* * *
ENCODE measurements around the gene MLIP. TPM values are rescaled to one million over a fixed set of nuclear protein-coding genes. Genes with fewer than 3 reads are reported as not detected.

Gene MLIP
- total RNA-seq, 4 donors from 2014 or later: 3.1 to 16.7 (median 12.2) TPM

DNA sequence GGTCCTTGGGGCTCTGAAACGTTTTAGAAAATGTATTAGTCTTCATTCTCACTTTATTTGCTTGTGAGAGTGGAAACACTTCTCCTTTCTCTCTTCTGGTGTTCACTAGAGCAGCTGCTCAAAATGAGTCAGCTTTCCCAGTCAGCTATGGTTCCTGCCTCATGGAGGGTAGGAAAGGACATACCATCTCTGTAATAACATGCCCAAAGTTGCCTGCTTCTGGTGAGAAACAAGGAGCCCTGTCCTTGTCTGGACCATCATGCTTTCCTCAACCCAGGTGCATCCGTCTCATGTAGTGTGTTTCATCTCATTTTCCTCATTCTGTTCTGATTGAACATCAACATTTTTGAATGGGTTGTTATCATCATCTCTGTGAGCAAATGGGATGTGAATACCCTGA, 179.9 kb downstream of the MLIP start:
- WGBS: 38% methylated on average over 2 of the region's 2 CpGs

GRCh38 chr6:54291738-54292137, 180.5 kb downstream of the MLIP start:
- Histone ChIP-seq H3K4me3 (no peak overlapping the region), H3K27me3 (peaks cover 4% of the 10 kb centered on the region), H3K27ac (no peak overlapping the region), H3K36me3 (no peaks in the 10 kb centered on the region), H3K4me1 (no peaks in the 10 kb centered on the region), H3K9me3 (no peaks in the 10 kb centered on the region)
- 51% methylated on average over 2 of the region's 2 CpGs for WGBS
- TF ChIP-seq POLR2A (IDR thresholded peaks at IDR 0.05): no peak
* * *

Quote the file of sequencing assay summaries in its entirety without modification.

ENCODE measurements around the gene MLIP. TPM values are rescaled to one million over a fixed set of nuclear protein-coding genes. Genes with fewer than 3 reads are reported as not detected.

Gene MLIP
- total RNA-seq, 4 donors from 2014 or later: 3.1 to 16.7 (median 12.2) TPM

DNA sequence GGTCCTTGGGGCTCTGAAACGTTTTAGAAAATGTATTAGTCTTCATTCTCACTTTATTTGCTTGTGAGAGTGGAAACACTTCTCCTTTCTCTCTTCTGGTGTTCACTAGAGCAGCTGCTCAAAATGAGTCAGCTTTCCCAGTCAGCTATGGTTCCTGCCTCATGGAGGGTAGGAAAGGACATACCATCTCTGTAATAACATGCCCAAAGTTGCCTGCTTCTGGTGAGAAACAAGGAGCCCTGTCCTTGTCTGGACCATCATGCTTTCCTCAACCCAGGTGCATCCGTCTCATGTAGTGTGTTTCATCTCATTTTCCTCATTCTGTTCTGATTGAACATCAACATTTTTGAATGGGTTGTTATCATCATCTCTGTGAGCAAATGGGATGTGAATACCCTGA, 179.9 kb downstream of the MLIP start:
- WGBS: 38% methylated on average over 2 of the region's 2 CpGs

GRCh38 chr6:54291738-54292137, 180.5 kb downstream of the MLIP start:
- Histone ChIP-seq H3K4me3 (no peak overlapping the region), H3K27me3 (peaks cover 4% of the 10 kb centered on the region), H3K27ac (no peak overlapping the region), H3K36me3 (no peaks in the 10 kb centered on the region), H3K4me1 (no peaks in the 10 kb centered on the region), H3K9me3 (no peaks in the 10 kb centered on the region)
- 51% methylated on average over 2 of the region's 2 CpGs for WGBS
- TF ChIP-seq POLR2A (IDR thresholded peaks at IDR 0.05): no peak